Rispal Orange Pendant Lamp
Materials: Metal rings and an early (orange) folded/pleated plastic (Rhodoid/celluloid).
Cord Length: 60 cm / 23.62”
Height: 25 cm / 9.84”
Width: ∅ 33 cm / 12.99”
Electricity: 1 bulb E27, 60 watt maximum, 110/220 volt.
Any type of light bulb can be used, but a white/opaque or frosted one is preferred.
Period: 1950s, 1960s – Mid-Century Modern.
Designer: Georges Léon Rispal.
Manufacturer: These lamps are always attributed to the Rispal company from Paris, France. But there were several manufacturers of this type of lamps in the 1950s and 1960s.
Other versions: Many sizes and forms. Made in celluloid, plastic, paper or fabric.
These fragile pendant lamps are mostly used to restore the famous “mante-religieuse” praying mantis floor lamp designed and made by Georges Rispal in 1950 and in production since 1952. These shades are very often damaged or lost. As you can see on the left these lamps were produced with several different lampshades.
Georges Léon Rispal (1901 – ?) was a French lamp designer. He is famous for his original creations and biomorphic forms. He founded his company Rispal in 1924. It was located in 172, Rue de Charonne, Paris, France.
Both designer and producer, Georges Léon Rispal is a designer out of category. His creations have entered the history of international design, including its “mante-religieuse” praying mantis floor lamp today considered one of the finest creations of French luminaries from the 1950s.
The original name of the praying mantis lamp is a number: 14. The name was made up by a dealer because of the resemblance with the locust.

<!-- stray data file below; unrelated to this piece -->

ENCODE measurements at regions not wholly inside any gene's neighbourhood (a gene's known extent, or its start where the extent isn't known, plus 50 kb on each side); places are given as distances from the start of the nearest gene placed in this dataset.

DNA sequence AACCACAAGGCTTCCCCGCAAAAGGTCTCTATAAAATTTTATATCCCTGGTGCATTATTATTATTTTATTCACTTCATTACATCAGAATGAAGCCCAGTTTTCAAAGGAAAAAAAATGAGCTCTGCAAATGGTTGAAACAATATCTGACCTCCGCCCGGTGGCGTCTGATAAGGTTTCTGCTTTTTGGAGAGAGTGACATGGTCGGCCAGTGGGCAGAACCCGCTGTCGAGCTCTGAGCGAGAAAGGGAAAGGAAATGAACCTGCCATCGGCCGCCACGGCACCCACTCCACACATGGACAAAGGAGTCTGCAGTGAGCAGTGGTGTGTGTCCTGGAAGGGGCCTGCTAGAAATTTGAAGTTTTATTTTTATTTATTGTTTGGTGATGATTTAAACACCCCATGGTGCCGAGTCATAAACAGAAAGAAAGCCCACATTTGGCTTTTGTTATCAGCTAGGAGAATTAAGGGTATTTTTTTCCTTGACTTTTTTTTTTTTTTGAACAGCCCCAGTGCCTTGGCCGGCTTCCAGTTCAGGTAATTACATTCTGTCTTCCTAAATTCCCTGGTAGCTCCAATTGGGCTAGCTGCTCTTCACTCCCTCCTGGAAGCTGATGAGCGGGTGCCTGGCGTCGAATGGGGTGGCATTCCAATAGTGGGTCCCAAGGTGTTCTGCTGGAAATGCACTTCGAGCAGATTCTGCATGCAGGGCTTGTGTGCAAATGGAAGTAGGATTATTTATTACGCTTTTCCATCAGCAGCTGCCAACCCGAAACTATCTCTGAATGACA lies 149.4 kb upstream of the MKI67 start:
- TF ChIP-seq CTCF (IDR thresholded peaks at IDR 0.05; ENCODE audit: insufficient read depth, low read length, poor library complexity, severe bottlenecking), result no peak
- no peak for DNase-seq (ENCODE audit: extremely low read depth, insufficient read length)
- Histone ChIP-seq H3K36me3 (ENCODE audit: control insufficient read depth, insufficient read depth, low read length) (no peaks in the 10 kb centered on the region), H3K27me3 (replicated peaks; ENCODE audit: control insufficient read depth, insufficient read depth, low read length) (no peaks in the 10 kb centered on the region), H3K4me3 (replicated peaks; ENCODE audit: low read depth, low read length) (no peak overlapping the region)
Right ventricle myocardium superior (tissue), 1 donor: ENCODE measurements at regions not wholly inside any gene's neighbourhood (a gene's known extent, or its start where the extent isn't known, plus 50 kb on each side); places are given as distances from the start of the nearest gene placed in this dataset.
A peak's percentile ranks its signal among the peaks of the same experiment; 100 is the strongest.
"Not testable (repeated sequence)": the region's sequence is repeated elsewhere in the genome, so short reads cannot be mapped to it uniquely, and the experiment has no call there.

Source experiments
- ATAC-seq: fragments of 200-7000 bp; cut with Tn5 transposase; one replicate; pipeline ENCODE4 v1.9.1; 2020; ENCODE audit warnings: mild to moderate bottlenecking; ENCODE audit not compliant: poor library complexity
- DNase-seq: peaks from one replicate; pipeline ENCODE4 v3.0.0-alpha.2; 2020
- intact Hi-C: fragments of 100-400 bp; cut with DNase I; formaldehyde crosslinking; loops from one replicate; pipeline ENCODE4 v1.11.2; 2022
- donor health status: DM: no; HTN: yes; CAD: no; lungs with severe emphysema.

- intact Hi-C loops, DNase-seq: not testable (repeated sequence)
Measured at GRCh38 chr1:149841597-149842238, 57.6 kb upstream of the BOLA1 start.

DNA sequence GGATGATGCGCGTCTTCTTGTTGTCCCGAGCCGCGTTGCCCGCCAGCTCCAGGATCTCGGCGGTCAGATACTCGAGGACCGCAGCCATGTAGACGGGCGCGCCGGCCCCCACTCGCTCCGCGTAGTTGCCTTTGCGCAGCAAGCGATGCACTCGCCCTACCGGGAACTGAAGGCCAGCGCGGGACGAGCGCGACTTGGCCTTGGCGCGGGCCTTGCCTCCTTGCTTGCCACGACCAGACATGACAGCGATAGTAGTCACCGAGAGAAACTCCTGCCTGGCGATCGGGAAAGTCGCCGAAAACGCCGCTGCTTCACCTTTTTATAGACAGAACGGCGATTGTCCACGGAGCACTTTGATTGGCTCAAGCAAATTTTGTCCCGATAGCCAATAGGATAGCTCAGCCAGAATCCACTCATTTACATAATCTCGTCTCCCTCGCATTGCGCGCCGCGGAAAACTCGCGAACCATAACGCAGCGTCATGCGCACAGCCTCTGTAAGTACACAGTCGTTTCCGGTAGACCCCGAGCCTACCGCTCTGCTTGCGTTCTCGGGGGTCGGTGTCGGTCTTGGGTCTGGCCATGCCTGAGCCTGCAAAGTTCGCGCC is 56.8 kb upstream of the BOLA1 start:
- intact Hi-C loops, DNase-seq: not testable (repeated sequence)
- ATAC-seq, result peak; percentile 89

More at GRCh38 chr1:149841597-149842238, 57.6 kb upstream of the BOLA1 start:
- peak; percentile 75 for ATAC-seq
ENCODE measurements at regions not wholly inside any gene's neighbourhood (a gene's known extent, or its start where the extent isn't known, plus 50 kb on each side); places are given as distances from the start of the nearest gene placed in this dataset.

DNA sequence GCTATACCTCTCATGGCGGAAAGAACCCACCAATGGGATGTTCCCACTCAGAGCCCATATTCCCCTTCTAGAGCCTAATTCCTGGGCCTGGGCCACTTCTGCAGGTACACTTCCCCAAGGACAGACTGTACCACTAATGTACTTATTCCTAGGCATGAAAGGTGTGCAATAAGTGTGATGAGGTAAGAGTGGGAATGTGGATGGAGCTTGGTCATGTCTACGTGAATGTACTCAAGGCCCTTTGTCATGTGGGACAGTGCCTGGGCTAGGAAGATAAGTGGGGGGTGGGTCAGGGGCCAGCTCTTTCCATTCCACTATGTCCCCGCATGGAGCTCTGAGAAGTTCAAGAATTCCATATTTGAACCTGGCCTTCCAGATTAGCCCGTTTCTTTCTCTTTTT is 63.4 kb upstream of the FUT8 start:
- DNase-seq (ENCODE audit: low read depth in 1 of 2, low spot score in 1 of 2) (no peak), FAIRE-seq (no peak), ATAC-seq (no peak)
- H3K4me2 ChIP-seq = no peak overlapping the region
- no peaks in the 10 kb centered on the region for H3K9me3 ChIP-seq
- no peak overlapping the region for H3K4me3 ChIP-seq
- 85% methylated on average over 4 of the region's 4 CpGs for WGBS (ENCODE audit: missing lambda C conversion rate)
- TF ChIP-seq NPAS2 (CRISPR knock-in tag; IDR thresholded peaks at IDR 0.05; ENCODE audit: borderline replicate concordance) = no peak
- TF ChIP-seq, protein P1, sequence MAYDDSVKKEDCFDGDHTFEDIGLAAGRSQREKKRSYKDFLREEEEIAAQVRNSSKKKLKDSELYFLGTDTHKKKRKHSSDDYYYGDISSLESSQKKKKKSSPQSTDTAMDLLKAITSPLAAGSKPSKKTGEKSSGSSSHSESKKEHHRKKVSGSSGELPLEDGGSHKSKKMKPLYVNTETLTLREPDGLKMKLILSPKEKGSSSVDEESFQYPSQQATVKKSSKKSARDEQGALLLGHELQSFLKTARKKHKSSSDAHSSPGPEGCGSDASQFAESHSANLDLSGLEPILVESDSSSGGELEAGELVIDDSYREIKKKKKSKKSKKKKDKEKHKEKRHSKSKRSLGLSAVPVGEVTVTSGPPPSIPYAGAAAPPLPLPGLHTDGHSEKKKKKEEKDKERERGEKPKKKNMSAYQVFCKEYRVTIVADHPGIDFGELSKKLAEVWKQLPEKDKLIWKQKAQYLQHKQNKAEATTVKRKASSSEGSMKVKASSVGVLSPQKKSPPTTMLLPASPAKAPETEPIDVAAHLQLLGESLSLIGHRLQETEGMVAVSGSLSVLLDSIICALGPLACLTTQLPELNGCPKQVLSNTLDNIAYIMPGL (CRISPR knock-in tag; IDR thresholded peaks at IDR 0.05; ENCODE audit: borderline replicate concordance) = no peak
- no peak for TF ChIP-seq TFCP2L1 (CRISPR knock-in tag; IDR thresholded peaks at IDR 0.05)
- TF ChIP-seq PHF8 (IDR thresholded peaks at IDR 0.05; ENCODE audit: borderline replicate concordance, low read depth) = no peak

Many other companies copied this folded design from 1955. It was 3 years after the first praying mantis lamp was sold. First editions of lamp number 14 have a “classic” lampshade.
In 2014 the business was reactivated and some of the famous designs are are back in production. The company is located in 69, Passage de Choiseul, 75002 Paris. The president is Douglas Mont. He is a designer and sculptor and designed biomorphic light and lighting furniture, as you can see on his website.
The “manchette” or “cuff” plastic is stretchable thanks to the folds, and therefore fits perfectly on the frame. Almost the same kind of plastic has been used for years to decorate flower pots and it is still available today.
The precursor of this cuff plastic was made of the very flammable celluloid or cellulose acetate (Rhodoïd). It was often used for lamps in the 1930s, 40s and 50s. Rhodoïd is a French and English trade name. Other names used for cellulose acetate: Tenite, Zyl, Zylonite, Cellon. Acrylic (1930s) and PVC (1920s) were discovered before World War II, but was only widely used since the late 1950s.
Taschen 1000 lights, 1879-1959, page 418-419.
The Complete Designers Lights II, page 60.
Links (external links open in a new window)
Lamps in this style on Vintageinfo
Floor lamps the company produced before the 1950s
Floor lamps designed and made by Rispal in the 1950s.